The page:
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Loneliness in Of Mice and Men

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Loneliness in 'Of Mice and men' by John Steinbeck. 'Of Mice and Men', is a novel written by John Steinbeck in the 1930's. It is set in Salinas California and shows us what life was like for migrant workers at this time. The book was set in the time of the American depression caused by the Wall Street Crash. In 1929 Steinbeck himself had taken on unskilled jobs to support himself for 7 years from 1919. South Clara in Northern California was where Steinbeck worked as a farm laborer. It is from there that the scenery, setting and experiences of Steinbeck in Northern California have been etched into the novel 'Of Mice and Men'. The book describes how lonely life can be. There are three different kinds of loneliness these include: isolation, solitude and abandonment. George and Lennie are different from the other characters in the novel as they have each other to look after them 'ain't many guys travel around together'. They have been companions from childhood and George has given and oath to Aunt Clara that he will look after Lennie. George and Lennie both share the same dream to own a piece of land that no-one will take away from them. ...read more.


Don't matter no difference who the guy is, longs he with you. I tell ya a guy gets too lonely an he gets sick" this was Crook's way of establishing a personal connection to Lennie. Like Lennie, Crooks has a 'relationship' with loneliness. Crooks is rejected from every group of people and cannot socially interact with others, just like Lennie who can't socially interact properly because of his mental-disability. "Cause I'm black. They play cards in there, but I can't play because I'm Black. They say I stink. Well I tell you, you all stink to me!" Crooks loneliness results from rejection; others treat him unjust because he is different from them given that he is black. Crooks isn't allowed to participate in daily events with white people such as card games. He is treated unfairly and therefore acts the same way toward the white people who have offended him. In an effort to communicate with the outside world in my opinion Crooks reads books 'there were battered magazines and a few dirty books on a special shelf over his bunk' this shows they were well read, maybe even more than once. Crooks is fascinated by the strength of the friendship of Lennie and George, especially how close they are. ...read more.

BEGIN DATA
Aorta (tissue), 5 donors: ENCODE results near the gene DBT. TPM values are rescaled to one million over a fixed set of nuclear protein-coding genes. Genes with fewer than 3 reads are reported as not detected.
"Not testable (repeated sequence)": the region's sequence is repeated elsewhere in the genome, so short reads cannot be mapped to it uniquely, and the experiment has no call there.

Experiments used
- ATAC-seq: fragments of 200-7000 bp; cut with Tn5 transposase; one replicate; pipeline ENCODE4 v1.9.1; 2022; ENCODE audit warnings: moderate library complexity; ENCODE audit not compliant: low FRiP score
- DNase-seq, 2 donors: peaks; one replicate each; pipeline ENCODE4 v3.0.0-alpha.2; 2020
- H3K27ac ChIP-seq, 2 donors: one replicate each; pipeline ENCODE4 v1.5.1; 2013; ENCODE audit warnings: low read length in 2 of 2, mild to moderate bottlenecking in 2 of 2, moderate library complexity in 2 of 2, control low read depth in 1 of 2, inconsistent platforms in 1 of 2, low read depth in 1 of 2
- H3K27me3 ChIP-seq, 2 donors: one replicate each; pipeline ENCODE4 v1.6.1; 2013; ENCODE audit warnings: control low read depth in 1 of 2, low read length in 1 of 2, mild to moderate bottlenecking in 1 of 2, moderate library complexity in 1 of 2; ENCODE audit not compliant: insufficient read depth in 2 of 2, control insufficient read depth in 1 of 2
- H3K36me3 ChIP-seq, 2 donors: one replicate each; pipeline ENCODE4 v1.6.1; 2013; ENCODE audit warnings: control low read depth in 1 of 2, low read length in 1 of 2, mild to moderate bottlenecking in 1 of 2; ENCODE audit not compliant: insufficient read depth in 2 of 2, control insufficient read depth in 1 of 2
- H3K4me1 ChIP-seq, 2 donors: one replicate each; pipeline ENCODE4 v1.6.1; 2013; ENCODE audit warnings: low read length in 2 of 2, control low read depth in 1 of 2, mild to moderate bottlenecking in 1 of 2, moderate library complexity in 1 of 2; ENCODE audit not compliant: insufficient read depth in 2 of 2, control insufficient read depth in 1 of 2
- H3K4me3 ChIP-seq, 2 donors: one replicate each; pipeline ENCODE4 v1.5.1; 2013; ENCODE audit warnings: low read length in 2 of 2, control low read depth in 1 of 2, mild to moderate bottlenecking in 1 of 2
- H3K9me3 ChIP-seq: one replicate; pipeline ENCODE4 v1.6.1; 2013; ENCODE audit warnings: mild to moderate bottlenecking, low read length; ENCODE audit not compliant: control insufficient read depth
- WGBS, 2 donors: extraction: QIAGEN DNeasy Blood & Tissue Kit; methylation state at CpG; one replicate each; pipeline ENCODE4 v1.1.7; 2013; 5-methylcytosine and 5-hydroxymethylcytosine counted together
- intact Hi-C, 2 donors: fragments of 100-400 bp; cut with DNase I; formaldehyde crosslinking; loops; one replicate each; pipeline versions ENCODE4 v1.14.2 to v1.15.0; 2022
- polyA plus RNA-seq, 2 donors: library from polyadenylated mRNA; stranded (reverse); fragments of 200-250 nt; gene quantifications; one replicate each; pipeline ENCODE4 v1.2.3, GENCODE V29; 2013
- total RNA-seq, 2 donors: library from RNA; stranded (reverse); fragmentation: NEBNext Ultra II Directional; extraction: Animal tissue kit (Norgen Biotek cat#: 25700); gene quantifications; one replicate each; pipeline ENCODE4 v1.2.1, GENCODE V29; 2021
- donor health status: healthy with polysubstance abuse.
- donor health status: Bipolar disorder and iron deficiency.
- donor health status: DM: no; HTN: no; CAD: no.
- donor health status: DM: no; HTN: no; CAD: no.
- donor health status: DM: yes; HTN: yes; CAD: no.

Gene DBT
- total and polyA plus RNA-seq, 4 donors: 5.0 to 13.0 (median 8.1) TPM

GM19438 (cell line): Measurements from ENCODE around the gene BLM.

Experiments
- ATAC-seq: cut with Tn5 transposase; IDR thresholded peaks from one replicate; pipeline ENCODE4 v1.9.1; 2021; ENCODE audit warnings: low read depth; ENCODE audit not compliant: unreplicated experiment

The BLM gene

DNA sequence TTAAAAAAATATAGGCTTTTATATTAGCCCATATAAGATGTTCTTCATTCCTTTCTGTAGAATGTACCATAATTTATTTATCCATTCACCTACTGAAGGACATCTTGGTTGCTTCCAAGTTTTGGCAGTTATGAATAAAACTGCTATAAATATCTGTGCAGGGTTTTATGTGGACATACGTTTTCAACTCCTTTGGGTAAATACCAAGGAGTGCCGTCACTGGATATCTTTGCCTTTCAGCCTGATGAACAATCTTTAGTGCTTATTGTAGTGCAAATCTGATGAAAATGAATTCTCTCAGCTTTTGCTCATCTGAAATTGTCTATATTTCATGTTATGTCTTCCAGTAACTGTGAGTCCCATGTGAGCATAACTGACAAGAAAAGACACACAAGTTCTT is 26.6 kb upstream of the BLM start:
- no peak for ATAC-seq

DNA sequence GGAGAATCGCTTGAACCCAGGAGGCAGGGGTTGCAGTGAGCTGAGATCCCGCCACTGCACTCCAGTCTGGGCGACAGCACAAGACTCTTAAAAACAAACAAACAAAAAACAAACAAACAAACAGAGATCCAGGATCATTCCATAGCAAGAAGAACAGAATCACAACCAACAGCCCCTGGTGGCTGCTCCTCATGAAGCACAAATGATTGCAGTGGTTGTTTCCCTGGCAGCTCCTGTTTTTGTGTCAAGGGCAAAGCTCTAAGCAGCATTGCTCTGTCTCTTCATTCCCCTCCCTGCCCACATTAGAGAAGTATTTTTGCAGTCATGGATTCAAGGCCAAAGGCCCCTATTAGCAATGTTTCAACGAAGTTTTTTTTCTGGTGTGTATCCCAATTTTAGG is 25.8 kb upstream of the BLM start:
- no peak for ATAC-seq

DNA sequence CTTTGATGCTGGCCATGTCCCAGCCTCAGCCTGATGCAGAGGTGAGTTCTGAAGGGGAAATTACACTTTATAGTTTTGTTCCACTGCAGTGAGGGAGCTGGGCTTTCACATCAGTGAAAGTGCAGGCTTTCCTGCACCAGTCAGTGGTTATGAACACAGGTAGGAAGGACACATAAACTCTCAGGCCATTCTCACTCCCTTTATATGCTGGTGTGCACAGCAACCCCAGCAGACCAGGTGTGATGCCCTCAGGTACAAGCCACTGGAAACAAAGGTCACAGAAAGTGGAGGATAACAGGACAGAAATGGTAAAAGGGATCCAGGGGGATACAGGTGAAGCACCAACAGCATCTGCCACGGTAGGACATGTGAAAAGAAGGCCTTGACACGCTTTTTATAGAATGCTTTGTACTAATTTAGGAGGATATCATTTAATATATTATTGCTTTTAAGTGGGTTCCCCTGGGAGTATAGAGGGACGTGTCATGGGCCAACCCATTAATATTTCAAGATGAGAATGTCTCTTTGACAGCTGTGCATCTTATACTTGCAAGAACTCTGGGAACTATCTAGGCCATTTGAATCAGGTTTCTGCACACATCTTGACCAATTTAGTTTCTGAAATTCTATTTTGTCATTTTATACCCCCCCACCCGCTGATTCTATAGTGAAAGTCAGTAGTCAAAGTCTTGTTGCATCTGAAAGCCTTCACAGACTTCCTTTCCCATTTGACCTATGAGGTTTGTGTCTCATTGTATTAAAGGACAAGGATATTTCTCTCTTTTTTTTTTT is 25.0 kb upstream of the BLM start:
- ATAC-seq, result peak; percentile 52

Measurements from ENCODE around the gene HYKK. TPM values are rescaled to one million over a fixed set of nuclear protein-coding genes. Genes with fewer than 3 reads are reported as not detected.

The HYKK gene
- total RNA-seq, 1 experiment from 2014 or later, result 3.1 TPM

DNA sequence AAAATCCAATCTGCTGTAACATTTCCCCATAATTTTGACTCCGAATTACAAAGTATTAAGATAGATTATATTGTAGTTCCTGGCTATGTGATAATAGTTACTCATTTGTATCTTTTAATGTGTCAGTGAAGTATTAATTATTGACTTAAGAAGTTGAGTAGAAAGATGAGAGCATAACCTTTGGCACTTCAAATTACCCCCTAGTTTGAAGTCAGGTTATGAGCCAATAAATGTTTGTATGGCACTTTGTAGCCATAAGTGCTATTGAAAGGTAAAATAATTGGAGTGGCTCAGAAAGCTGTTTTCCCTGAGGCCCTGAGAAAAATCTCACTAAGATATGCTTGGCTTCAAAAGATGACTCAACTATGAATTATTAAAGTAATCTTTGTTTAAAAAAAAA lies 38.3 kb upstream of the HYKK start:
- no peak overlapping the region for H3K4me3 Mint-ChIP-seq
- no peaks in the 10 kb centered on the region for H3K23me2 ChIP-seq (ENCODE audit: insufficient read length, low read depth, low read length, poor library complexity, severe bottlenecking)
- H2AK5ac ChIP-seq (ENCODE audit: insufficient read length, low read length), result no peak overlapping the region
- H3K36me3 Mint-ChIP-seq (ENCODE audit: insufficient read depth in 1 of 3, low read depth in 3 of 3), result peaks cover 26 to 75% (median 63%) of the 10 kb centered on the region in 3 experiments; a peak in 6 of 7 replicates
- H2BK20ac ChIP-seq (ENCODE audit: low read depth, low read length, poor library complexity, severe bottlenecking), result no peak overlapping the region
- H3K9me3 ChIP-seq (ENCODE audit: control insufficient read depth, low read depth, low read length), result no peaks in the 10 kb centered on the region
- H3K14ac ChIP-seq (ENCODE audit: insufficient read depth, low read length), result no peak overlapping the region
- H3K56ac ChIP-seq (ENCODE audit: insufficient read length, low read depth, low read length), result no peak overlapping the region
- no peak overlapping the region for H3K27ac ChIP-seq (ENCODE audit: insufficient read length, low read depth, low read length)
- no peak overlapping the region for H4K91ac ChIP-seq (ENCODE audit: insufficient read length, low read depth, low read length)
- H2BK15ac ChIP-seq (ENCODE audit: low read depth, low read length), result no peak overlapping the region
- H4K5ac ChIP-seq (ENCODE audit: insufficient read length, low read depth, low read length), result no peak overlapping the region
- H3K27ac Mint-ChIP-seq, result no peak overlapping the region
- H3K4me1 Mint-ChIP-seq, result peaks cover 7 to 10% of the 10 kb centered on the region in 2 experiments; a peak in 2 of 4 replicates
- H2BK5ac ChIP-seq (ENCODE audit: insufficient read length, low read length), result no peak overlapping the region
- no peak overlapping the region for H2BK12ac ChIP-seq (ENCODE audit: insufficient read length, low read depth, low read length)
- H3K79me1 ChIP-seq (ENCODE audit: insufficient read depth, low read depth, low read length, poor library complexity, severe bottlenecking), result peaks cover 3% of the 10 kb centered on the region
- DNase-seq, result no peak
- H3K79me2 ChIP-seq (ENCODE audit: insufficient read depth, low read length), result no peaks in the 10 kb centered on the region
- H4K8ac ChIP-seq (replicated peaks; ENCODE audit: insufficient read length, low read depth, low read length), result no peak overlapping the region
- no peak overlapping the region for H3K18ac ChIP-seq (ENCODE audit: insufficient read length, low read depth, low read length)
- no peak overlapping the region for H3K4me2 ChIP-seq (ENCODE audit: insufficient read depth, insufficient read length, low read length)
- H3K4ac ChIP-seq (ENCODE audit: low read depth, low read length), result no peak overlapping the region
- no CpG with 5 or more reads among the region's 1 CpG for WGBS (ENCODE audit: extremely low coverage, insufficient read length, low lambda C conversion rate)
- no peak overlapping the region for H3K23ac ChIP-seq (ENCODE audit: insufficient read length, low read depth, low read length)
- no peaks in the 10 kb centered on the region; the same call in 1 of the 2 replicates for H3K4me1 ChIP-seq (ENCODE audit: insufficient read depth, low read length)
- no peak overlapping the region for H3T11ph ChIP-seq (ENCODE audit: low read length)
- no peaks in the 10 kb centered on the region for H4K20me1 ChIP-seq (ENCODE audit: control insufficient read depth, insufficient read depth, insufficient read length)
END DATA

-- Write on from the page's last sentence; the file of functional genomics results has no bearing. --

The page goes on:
It is also interesting to notice the similar fate of Candy's dog and Lennie who will both be shot in the back of the head unsuspicious of what is going to happen. The last similarity drawn is between two of the loneliest characters in the novel; Curley's Wife and Lennie. As we've seen previously, Curley's wife is the only woman in the novel, and her husband forbids her to talk to other men, and because of his jealousy, doesn't let other men approach her or else he picks a fight with them. George also gives orders to Lennie and strictly forbids him several times "Don't even take a look at that bitch. I don't care what she says and what she does...you leave her be" "well, you keep away from her", they aren't allowed to talk to each other, that's what makes the fatal scene in the barn so tragic; Curley's wife wanted to talk to someone so bad, that it drove her to her death. One of the most important lessons we learn in Of Mice and Men is that friendship and human interaction are two very valuable things in life, and that having them is as much as a right as it is a privilege. We must treasure these two things as it keeps us away from loneliness which is one of the worst things a person can suffer from highlighted by the characters in the book. ...read more.

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